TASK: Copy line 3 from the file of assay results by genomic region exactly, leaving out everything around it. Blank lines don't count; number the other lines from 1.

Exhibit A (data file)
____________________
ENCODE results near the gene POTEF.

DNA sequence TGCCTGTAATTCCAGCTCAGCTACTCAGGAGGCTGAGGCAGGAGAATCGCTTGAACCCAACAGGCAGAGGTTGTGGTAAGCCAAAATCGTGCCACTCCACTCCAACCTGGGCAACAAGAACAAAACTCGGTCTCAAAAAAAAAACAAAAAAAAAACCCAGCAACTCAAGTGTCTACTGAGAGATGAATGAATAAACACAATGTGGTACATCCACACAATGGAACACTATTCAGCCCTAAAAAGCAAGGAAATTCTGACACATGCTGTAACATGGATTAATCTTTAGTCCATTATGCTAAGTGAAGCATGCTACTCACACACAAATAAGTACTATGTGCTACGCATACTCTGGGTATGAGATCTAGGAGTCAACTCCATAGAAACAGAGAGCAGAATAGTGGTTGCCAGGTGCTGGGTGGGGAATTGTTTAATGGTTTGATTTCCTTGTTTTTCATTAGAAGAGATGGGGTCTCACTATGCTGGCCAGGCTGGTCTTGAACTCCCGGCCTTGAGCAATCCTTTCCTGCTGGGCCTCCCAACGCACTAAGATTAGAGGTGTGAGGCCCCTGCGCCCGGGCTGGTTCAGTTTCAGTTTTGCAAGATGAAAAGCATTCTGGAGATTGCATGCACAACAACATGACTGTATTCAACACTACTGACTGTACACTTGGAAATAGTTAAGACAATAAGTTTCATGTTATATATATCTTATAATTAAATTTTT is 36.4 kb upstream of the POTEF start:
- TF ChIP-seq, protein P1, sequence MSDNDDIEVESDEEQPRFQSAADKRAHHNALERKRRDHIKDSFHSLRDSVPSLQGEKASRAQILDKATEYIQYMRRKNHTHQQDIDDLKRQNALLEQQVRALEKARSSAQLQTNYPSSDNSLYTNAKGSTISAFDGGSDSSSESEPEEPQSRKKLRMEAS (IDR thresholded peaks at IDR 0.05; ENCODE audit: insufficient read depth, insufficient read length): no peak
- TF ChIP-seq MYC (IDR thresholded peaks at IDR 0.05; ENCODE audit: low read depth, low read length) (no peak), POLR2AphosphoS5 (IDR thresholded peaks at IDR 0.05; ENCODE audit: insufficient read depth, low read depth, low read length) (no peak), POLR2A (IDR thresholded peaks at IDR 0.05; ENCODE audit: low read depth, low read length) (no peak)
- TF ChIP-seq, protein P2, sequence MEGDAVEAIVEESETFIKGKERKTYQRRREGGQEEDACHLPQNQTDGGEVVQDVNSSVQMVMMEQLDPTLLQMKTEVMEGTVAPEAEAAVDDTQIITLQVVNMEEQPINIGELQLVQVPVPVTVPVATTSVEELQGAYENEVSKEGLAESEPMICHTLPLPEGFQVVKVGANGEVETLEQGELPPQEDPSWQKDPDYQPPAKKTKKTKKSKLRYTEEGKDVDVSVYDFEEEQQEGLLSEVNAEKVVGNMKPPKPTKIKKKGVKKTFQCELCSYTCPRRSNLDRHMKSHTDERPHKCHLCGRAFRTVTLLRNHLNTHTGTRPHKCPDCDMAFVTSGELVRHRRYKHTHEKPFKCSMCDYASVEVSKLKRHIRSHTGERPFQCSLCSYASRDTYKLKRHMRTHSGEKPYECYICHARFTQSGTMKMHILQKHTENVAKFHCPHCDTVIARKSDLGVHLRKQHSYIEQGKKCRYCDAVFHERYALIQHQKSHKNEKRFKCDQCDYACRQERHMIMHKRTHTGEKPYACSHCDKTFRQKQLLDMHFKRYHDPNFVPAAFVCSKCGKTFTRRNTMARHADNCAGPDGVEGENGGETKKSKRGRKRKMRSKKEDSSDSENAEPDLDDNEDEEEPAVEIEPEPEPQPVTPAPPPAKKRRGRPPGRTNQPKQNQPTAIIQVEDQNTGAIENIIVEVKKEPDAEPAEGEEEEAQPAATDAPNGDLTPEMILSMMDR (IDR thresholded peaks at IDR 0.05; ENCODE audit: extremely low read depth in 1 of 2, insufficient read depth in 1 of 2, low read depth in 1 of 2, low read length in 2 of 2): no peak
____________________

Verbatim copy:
- TF ChIP-seq, protein P1, sequence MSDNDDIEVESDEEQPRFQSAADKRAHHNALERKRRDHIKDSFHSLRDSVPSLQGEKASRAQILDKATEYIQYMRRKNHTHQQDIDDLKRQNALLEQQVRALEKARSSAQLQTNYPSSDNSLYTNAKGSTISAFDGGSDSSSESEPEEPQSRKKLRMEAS (IDR thresholded peaks at IDR 0.05; ENCODE audit: insufficient read depth, insufficient read length): no peak